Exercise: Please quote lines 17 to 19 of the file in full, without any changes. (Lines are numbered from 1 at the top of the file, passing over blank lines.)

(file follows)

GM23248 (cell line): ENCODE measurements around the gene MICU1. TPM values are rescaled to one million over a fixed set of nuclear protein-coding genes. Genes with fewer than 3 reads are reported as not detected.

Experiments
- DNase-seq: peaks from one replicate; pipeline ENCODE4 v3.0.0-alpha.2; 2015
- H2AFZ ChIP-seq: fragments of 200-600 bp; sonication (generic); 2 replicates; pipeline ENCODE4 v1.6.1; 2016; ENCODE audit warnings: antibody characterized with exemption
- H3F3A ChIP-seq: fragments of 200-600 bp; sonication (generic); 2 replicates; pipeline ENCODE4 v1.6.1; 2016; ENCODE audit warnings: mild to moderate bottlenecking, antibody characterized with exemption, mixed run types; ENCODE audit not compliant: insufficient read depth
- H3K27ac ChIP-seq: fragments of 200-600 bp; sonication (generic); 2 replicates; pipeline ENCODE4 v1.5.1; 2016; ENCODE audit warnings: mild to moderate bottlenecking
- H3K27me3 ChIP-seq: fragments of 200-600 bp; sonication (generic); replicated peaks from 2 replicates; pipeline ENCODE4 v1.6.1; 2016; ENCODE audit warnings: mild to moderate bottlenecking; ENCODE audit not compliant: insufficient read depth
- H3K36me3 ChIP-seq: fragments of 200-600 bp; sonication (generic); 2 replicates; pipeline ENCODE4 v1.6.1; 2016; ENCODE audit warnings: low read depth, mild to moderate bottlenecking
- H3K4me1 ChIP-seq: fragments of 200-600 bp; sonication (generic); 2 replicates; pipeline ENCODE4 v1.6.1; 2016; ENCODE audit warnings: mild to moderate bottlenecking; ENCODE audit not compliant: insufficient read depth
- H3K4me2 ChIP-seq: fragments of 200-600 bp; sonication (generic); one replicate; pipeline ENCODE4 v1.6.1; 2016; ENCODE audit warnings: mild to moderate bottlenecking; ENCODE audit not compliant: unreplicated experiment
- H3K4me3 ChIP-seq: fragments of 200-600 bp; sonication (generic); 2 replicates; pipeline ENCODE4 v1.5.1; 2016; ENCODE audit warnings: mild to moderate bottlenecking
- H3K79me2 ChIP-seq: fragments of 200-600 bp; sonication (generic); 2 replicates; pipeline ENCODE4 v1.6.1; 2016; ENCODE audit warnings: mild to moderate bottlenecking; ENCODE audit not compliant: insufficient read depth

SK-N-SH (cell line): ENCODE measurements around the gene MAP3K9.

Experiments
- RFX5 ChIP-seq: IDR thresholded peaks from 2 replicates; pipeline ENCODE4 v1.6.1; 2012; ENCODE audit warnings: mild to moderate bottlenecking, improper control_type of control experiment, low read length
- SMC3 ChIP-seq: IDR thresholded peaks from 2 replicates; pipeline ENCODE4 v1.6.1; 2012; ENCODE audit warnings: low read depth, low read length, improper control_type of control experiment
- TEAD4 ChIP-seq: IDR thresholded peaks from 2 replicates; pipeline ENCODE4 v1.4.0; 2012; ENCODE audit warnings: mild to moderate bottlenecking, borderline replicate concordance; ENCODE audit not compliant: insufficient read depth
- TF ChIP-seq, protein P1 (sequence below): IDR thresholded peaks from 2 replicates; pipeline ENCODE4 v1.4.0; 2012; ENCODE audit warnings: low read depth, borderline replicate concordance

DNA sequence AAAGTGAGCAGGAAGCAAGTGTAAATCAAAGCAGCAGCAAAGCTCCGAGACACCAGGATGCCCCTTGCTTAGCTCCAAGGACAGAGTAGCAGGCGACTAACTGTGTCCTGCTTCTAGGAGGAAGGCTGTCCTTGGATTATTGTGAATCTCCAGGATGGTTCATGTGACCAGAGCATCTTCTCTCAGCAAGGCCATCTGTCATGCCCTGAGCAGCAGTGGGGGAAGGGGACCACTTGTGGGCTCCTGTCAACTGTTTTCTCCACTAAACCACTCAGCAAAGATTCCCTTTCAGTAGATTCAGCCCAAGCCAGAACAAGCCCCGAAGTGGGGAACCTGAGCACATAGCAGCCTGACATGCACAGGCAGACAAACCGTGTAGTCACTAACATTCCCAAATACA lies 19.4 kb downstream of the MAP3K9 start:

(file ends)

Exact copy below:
- TEAD4 ChIP-seq: IDR thresholded peaks from 2 replicates; pipeline ENCODE4 v1.4.0; 2012; ENCODE audit warnings: mild to moderate bottlenecking, borderline replicate concordance; ENCODE audit not compliant: insufficient read depth
- TF ChIP-seq, protein P1 (sequence below): IDR thresholded peaks from 2 replicates; pipeline ENCODE4 v1.4.0; 2012; ENCODE audit warnings: low read depth, borderline replicate concordance

DNA sequence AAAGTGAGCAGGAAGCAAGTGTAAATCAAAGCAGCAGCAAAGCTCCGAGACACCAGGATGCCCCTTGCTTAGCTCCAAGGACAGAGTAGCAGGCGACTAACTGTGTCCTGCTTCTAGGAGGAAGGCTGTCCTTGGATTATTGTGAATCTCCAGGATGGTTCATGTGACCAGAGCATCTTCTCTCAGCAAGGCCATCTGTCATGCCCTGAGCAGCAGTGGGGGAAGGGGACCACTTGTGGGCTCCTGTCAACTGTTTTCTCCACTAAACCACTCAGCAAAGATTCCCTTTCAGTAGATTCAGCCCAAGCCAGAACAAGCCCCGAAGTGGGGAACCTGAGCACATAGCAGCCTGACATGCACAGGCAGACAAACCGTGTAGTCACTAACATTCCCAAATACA lies 19.4 kb downstream of the MAP3K9 start: